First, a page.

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The concept of evil holds a central, yet paradoxical place in the scholarly literature on war and armed conflict. On one hand, the term signifies persons and actions that stand at the outermost limits of human capability; this connects to our oldest meanings of evil that connote inhuman and nonhuman deeds and forces (maleficent spirits, the devil, “the evil eye”). Thus, evil has historically been used infrequently as a term of analysis in social and political science.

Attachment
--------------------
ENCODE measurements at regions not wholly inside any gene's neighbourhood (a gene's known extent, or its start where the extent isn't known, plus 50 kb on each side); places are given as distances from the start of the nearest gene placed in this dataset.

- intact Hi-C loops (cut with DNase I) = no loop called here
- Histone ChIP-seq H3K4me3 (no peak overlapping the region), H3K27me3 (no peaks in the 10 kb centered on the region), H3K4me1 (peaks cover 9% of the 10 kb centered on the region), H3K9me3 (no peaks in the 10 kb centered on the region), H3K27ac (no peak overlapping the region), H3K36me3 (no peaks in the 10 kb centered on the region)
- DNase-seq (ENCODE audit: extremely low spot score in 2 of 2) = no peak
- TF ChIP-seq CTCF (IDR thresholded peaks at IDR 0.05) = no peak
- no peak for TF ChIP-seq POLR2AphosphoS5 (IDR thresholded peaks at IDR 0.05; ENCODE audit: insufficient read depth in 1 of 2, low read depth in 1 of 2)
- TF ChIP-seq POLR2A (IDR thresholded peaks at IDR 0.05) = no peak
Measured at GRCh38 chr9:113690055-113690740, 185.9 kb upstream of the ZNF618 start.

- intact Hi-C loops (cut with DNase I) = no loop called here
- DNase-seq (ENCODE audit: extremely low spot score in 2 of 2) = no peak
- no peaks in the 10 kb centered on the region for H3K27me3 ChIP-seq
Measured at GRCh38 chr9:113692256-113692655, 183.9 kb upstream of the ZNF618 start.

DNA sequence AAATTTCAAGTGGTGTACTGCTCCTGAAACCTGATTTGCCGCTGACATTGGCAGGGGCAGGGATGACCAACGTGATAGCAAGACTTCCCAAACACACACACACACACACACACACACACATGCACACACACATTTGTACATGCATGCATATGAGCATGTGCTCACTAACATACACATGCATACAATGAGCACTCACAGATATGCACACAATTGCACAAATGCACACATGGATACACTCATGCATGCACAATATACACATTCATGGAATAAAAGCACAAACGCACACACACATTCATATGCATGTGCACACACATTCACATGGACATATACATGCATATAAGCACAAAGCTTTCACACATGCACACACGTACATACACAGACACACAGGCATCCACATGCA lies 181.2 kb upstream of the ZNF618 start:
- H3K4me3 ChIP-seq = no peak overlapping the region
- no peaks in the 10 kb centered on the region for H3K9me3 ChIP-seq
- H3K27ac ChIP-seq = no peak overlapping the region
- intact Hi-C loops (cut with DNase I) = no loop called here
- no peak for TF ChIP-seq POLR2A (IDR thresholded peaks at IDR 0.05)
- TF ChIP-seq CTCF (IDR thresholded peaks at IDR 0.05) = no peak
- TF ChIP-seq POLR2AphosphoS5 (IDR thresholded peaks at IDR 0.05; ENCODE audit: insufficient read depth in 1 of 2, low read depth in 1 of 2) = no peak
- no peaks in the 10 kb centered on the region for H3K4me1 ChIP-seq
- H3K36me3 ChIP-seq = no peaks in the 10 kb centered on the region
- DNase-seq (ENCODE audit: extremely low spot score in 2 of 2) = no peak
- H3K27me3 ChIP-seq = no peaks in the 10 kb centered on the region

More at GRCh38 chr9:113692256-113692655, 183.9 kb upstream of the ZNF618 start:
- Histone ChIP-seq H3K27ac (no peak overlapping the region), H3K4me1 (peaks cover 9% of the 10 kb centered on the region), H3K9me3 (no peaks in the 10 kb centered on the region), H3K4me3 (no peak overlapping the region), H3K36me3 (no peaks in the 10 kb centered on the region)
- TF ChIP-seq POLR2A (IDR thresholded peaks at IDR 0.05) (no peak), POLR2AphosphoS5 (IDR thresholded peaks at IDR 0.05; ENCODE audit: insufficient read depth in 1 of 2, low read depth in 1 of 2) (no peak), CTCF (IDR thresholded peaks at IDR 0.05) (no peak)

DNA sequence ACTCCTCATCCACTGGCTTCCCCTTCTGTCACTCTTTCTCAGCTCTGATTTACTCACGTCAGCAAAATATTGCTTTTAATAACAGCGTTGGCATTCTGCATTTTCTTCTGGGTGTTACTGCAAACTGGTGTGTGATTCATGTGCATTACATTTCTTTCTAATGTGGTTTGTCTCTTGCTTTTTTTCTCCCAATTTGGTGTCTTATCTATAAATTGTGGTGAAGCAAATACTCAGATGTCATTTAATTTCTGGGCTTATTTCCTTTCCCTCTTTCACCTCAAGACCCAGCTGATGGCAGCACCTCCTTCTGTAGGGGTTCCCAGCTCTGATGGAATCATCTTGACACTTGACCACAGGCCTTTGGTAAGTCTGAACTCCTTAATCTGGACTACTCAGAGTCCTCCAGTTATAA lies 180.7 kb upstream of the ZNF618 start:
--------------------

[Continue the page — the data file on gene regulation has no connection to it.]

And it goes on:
On the other hand, however, evil is invoked often in everyday descriptions and experiences of war, and in political, media, and literary discourses (“the lesser of two evils,” “the axis of evil”). The term’s widespread use in ordinary language and political debate reflects how evil and war are naturally ...

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